NASA's Spitzer Space Telescope captured this infrared image of a giant halo of very fine dust around the young star HR 8799, located 129 light-years away in the constellation Pegasus. The brightest parts of this dust cloud (yellow-white) likely come from the outer cold disk similar to our own Kuiper belt (beyond Neptune's orbit). The huge extended dust halo is seen as orange-red.
Astronomers think that the three large planets known to orbit the star are disturbing small comet-like bodies, causing them to collide and kick up dust. The extended dust halo has a diameter of about 2,000 astronomical units, or 2,000 times the distance between Earth and the sun. For reference, the size of Pluto's orbit is tiny by comparison, with a diameter of about 80 astronomical units.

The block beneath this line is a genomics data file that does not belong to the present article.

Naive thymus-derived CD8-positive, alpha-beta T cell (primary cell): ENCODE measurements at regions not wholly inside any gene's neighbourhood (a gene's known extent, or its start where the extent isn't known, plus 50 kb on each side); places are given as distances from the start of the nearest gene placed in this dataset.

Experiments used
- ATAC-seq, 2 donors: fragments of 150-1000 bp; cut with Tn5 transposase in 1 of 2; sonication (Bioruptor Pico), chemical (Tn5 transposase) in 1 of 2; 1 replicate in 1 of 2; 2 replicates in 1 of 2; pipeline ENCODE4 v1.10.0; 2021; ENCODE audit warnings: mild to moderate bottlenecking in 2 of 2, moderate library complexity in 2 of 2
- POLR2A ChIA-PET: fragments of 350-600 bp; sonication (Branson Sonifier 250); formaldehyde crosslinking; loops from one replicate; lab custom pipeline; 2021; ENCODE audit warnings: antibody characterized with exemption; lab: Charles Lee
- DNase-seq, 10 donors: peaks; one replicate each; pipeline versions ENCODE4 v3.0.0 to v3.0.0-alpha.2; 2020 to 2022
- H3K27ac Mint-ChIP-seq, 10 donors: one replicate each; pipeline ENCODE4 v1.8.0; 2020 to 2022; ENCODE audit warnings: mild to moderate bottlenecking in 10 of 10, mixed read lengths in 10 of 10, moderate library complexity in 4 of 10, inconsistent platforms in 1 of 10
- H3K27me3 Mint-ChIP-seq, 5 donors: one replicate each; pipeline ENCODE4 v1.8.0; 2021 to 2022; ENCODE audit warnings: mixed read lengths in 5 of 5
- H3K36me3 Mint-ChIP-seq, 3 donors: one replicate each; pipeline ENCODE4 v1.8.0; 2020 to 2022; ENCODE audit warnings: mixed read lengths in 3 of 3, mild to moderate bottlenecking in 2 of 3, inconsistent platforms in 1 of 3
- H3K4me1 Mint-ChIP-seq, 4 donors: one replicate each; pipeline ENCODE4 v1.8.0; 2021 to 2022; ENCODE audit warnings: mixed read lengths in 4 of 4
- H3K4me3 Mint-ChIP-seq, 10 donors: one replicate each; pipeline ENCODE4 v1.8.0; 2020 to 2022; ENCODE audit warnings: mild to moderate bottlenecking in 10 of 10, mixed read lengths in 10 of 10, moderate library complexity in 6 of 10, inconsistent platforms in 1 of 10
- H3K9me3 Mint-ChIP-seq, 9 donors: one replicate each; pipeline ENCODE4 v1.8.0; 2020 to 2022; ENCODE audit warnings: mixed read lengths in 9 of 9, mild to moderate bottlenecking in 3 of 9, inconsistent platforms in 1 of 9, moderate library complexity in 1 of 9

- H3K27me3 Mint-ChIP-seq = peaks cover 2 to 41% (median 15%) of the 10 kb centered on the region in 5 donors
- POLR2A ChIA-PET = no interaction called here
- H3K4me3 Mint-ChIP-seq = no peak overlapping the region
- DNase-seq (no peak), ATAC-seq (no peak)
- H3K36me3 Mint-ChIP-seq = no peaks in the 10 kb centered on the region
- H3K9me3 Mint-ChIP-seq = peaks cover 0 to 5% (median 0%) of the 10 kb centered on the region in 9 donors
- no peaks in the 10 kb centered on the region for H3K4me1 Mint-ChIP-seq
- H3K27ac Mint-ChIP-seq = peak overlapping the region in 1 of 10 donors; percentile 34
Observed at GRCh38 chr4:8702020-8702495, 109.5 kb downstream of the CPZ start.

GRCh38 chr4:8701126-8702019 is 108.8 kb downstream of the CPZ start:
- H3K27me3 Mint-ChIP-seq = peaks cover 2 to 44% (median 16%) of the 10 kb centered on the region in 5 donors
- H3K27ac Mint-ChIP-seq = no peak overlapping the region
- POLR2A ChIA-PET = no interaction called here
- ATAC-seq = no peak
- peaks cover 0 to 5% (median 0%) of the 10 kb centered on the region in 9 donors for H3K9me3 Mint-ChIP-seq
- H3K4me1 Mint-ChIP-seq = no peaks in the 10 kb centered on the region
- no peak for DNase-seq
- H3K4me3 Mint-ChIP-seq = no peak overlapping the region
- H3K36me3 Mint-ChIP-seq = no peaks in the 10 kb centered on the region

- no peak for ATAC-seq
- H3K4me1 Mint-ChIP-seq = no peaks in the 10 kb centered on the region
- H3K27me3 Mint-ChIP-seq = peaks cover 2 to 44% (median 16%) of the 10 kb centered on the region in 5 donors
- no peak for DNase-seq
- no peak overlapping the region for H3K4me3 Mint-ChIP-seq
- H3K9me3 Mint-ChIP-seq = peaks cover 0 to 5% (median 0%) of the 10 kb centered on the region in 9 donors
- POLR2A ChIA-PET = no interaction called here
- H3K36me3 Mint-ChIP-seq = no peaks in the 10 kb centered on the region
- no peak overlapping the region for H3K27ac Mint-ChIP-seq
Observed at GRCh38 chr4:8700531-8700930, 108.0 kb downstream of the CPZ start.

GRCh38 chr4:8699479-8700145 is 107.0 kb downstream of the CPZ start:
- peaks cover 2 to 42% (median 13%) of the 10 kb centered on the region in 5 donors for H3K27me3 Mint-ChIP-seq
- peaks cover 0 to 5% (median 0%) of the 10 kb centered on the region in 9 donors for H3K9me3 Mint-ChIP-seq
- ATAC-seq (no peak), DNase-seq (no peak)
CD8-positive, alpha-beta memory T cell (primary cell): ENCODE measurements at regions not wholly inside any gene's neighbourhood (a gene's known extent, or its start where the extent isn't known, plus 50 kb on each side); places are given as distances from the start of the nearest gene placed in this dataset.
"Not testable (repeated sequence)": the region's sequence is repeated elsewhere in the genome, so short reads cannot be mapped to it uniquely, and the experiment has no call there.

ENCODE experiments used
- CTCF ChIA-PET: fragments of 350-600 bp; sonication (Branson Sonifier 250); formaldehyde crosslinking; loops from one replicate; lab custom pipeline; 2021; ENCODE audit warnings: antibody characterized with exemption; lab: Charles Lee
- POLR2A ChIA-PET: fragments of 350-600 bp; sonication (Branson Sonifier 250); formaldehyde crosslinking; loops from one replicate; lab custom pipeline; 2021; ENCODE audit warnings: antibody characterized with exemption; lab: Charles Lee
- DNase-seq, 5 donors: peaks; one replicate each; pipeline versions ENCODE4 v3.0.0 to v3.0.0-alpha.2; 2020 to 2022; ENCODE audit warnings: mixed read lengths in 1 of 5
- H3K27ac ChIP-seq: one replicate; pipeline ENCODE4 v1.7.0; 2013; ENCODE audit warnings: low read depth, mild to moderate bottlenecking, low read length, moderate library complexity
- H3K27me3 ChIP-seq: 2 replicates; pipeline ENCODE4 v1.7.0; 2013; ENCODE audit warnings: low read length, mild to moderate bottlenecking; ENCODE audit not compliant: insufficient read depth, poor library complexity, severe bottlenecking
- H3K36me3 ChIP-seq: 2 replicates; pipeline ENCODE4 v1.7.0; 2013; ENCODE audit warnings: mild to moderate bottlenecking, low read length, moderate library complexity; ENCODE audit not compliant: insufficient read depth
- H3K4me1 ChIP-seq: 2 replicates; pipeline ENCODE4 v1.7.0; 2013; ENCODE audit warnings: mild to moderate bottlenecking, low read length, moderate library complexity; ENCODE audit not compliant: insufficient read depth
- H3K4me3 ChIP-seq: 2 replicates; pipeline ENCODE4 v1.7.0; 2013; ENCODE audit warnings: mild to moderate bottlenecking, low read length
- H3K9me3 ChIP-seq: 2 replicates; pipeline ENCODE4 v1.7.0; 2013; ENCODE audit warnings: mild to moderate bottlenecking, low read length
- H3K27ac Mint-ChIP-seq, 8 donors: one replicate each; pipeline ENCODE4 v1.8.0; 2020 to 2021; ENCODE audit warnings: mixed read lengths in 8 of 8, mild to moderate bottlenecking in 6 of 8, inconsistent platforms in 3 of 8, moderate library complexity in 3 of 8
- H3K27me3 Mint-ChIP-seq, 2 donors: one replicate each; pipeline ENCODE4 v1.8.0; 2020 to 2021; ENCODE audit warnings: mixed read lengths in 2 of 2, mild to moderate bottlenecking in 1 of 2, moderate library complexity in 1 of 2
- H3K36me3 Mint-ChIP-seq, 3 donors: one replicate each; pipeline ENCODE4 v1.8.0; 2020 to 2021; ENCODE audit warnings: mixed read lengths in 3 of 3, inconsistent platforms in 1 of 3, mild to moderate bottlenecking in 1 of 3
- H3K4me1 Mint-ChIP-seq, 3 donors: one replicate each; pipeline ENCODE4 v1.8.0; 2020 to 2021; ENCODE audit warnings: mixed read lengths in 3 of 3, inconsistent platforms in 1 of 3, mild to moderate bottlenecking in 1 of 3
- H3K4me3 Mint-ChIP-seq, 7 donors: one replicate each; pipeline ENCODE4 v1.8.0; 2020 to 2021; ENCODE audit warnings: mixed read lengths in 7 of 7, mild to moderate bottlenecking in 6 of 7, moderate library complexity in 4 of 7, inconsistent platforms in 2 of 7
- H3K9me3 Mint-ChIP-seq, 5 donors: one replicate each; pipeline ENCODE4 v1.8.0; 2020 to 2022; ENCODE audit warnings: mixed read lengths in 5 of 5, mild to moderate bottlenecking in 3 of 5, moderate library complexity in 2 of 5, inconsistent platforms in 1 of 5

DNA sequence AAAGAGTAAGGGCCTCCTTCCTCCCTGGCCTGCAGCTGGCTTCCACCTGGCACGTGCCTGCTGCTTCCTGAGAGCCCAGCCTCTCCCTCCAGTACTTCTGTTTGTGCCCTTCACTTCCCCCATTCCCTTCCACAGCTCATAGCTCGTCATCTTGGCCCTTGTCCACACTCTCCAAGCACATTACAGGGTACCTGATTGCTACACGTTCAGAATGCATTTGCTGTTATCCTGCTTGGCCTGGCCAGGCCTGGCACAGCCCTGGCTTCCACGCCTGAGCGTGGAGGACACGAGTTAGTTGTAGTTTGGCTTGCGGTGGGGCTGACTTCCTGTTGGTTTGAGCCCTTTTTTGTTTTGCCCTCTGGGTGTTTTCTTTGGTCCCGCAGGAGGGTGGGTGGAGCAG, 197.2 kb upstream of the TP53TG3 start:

This image was captured by Spitzer's multiband imaging photometer at an infrared wavelength of 70 microns in Jan. 2009.
|Target||HR 8799||Earth, Neptune, Pluto, Sun|
|System||Earth, Neptune, Pluto|
|Target Type||Earth||Comet, Dwarf Planet, Planet, Sun|
|Mission||Spitzer Space Telescope|
|Extra Keywords||Color, Dust, Infrared|
|Date in Caption|
|Image Credit||NASA/JPL-Caltech/Univ. of Ariz.|